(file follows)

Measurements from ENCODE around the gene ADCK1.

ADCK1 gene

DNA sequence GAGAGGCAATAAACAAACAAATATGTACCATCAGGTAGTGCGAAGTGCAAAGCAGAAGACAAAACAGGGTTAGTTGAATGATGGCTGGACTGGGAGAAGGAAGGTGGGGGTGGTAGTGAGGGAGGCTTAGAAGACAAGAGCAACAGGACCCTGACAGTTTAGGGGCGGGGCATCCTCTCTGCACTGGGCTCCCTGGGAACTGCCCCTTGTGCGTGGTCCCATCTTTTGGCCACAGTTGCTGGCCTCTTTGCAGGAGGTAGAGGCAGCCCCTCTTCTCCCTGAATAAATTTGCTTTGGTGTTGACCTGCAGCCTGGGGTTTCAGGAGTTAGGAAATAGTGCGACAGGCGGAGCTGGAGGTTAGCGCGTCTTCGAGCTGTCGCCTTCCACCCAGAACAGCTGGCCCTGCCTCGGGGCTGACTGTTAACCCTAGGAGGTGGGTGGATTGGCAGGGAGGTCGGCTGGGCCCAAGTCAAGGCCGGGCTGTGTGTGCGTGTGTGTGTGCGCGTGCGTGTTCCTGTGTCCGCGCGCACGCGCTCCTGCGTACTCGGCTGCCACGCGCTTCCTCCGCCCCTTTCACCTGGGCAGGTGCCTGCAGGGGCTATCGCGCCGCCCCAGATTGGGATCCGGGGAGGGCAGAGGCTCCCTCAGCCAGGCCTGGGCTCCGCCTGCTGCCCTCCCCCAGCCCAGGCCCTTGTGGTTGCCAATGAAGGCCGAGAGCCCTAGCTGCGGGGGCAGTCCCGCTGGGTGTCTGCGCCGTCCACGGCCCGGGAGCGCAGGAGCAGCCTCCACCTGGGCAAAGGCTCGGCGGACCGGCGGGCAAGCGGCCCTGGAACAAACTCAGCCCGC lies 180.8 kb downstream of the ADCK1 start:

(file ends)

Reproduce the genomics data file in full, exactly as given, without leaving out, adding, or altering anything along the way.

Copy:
Measurements from ENCODE around the gene ADCK1.

ADCK1 gene

DNA sequence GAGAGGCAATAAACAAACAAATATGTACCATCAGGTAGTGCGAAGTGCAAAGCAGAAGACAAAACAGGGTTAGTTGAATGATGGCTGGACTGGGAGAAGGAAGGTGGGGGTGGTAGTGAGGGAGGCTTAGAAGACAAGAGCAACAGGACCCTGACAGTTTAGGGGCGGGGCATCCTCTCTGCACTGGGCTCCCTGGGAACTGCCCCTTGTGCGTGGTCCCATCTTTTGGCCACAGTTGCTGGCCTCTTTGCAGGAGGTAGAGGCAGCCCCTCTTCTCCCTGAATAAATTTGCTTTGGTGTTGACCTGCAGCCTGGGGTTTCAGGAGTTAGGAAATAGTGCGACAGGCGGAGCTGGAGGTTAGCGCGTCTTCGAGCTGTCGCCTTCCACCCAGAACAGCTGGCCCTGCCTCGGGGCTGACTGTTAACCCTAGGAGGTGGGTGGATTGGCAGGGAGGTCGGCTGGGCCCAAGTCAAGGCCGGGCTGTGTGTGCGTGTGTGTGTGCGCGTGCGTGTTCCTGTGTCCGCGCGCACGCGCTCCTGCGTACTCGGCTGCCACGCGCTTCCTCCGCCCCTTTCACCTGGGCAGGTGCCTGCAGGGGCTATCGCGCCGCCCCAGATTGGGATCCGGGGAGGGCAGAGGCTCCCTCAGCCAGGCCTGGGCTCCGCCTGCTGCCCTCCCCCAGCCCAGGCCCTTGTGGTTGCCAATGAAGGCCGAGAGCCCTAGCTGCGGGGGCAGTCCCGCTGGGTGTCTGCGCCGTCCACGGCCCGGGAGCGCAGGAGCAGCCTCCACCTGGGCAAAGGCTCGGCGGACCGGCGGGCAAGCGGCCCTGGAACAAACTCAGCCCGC lies 180.8 kb downstream of the ADCK1 start: